We are frequently called upon to secure English grants of probate for managing the British-based assets of deceased persons who were domiciled outside the UK. Our proficiency in these matters is demonstrated by the following case study.
The deceased, an international businessman, had died thirty years previously domiciled in Quebec. He was a substantial depositor with the London Branch of former Bank BCCI.
BCCI collapsed several years later, before the Quebec-based executors had taken control of the deceased’s UK estate. They had a claim in the liquidation and needed to validate their authority to act in the UK.
With little knowledge of the legal requirements, the executors’ efforts were stalled for many years. However, when they received notice that the UK liquidation process for BCCI was to close at the end of that year, urgent action became necessary. Otherwise, the claims of former UK depositors would have to be pursued in Luxembourg, with additional complications and expense.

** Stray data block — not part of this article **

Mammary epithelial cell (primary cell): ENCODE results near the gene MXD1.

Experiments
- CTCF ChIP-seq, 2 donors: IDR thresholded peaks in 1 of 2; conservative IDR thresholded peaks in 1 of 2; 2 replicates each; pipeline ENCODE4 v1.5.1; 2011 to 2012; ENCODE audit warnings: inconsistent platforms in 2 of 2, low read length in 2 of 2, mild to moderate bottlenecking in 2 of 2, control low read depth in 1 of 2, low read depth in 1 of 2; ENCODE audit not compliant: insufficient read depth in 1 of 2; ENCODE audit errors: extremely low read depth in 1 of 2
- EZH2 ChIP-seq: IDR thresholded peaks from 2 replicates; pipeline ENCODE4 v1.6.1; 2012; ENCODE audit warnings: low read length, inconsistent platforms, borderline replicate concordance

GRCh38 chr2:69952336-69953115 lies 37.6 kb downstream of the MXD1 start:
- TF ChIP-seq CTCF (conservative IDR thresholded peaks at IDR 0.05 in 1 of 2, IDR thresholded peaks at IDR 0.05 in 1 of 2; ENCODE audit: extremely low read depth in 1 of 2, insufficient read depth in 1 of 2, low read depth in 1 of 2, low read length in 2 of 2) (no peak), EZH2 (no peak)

The executors approached Thomson Snell & Passmore LLP two months before the closure date. They had become aware of the firm’s expertise in obtaining recognition of foreign Grants of Probate in the UK.
There were two particulars challenges:
• Quebec, alone of the Canadian Provinces, did not issue grants of probate. A full English probate application was therefore needed.
• The deceased died when Capital Transfer Tax was still in force. So existing UK Inheritance Tax forms, which normally have to be submitted before an English probate application, were not relevant.
Nevertheless, by liaising closely with staff at HM Revenue & Customs and the Probate Registry, as well as the executors’ professional advisers in Quebec, the desired outcome was achieved. Despite the seasonal shutdown towards the end of December, probate of the deceased’s UK estate was obtained shortly before the deadline. The executors were able to pursue their claim in the BCCI liquidation.
Contact Stuart Goodbody for more information on how we can help those dealing with international estates which have a UK dimension.